Periodic mRNA abundance stems from rhythmic transcription, stability and degradation, or a combination of these processes that determine overall mRNA life span [4, 25]. Similarly, periodic protein abundance results from both rhythmic translation, often related to periodic mRNA abundance, and protein degradation [25]. Thus, we evaluated protein levels for the two core clock mammalian regulators CLOCK and BMAL1, that comprise a heterodimeric transcription factor. Both proteins are present throughout the time course of the experiment in both DEX-treated and DMSO-treated cells (Fig. 2A) similar to other reports [26, 27]. Plotting of the protein quantification data versus hours post DEX treatment (Fig. 2B), yields a similar pattern for both factors, which is expected considering that the two proteins are part of the same transcription factor complex.

Fig. 2
figure 2

Protein levels of CLOCK and BMAL1 in DEX-treated HEK293T cells. A Western blot showing levels of CLOCK and BMAL1. Numbers above the gels indicate time (in hours) post DEX treatment (upper set) or control (DMSO-treated; lower set). β-ACTIN was used as loading control. B Levels of CLOCK and BMAL1 in DEX-treated cells after normalization to β-ACTIN. Red and blue lines indicate CLOCK and BMAL1 levels in DEX treated cells, respectively. Values are means ± SEM (n = 3). Numbers below each target indicate protein levels, relative to β-ACTIN. The images are part of the original image of the western blot development. Full-length blots/gels are presented in Additional file 1: Figure S1.

Limitations

This work is a representation of pilot experiments for the study of the circadian clock in HEK293T cells and has limitations. For example, including different clock resetting methods, such as serum shock and temperature [28], could serve as a more complete description of the data presented here, however it was our choice to include the most commonly used method for clock resetting in culture for all cells expressing glucocorticoid receptor, except SCN cells, which is DEX. The data in this study are representative for HEK293T cells, so discrepancies with other cell models in published works are expected and are discussed in the results section of the Main text.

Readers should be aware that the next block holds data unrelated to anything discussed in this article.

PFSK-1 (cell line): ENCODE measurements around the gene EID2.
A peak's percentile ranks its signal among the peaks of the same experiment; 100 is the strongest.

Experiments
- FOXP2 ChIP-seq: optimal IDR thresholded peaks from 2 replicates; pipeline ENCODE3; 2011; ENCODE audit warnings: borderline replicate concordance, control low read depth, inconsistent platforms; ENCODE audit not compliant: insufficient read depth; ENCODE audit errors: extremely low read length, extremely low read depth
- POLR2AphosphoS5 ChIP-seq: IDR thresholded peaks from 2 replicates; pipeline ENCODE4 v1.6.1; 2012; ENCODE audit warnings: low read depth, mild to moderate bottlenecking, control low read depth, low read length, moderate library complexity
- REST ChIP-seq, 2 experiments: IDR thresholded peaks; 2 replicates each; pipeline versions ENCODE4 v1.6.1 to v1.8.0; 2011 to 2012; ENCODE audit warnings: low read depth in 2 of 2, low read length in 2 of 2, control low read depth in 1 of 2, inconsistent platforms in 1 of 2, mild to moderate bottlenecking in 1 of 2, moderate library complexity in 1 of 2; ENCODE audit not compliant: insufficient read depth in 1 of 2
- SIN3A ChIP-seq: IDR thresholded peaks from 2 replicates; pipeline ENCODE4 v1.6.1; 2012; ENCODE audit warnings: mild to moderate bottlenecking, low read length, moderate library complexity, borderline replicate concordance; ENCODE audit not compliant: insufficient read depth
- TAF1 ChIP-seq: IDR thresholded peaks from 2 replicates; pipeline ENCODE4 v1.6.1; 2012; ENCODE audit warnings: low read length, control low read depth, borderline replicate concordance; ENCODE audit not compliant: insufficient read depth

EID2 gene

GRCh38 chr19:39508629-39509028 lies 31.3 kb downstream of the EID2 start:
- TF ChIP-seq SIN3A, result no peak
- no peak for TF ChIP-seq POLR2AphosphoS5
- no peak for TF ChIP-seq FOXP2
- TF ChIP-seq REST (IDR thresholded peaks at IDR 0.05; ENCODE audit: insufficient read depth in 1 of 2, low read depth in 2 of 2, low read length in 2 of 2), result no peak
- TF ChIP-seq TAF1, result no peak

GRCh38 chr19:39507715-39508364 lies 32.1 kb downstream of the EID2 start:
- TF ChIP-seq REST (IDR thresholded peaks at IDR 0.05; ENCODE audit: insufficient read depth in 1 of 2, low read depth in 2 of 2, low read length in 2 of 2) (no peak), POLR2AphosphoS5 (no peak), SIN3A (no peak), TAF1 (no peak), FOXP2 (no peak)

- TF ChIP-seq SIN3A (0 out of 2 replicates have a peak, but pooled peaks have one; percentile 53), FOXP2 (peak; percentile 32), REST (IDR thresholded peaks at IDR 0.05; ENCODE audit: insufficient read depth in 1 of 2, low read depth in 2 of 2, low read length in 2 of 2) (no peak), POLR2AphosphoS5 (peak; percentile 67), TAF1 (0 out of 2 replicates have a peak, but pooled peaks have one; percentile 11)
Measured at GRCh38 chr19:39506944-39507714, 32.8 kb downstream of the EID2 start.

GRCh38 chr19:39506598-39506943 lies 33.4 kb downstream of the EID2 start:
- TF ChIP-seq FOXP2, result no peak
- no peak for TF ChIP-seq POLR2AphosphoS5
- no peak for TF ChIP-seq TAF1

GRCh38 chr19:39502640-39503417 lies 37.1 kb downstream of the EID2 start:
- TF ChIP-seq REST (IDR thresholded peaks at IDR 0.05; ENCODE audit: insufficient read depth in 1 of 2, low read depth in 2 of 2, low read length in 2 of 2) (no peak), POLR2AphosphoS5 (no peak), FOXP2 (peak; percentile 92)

Moreover, the time intervals selected to present the data in this work are preferred across many similar studies [2, 7, 23, 28]. Shorter time intervals can be studied using stable cell lines expressing core clock regulators fused with bioluminescent reporters. Thus, measurements in very short intervals (e.g. 10 min) have been reported [23], yet such approaches require specific laboratory equipment and produce big data input that is hard and time-consuming to handle. Alternatively, increasing the replicates may improve the statistical analyses, albeit less efficiently than experimenting for shorter time intervals that generally improves temporal resolution [29].

The selection of clock resetting method, choice of the time intervals for data collection and measurements should depend on the type of experiment to be conducted each time so that these experimental factors do not interfere with measurements and data are presented efficiently.

Availability of data and materials

Datasets used during the current study are available from the corresponding author upon reasonable request.

Abbreviations

SCN:

Suprachiasmatic nucleus

DEX:

Dexamethasone

FBS:

Fetal bovine serum

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Acknowledgements

The authors would like to thank Prof. Kyriacos Kyriacou and Assoc. Prof. Andreas Hadjisavvas (Department of Electron Microscopy/Molecular Pathology, The Cyprus Institute of Neurology and Genetics, Nicosia, Cyprus) for kindly providing the HEK 293T cells, as well as Assoc. Prof. Panagiotis Liakos and Dr Ioanna-Maria Gkotinakou (Faculty of Medicine, University of Thessaly) for their help with image acquisition and valuable discussions.

Funding

This work is supported by the Ministry of Development and Investments Operational Programme: “Supporting researchers with Education and Lifelong Learning” in the context of the project: “Supporting researchers focusing on young researchers-103” (MIS 5048947) (NSRF 2014–2020).

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Authors and Affiliations

Authors

Contributions

RAAB designed and performed the time resetting of HEK 293T cells, analysed the data, performed qPCR and western blot experiments and wrote the manuscript. ZA designed and performed the time resetting of HEK 293T cells, performed qPCR and western blot experiments and analysed the data. AK, DD and RA performed qPCR and western blot experiments. NAAB conceived and designed the study, and wrote the manuscript. All authors read and approved the final manuscript.

Corresponding author

Correspondence to Nikolaos A. A. Balatsos.

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The authors declare that they have no competing interests.

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Supplementary Information

Additional file 1: Figure S1.

Full size uncropped images of the western blots presented in Fig. 2. Numbers above the gels indicate time (in hours) post DEX treatment (upper set) or control (DMSO-treated; lower set). The dashed line box indicates where the image was cropped in order to be presented in Fig. 2.

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Beta, R.A.A., Arsenopoulou, Z.V., Kanoura, A. et al. Core clock regulators in dexamethasone-treated HEK 293T cells at 4 h intervals. BMC Res Notes 15, 23 (2022). https://doi.org/10.1186/s13104-021-05871-7

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Keywords

  • Circadian rhythms
  • Cell clock resetting
  • Core clock regulators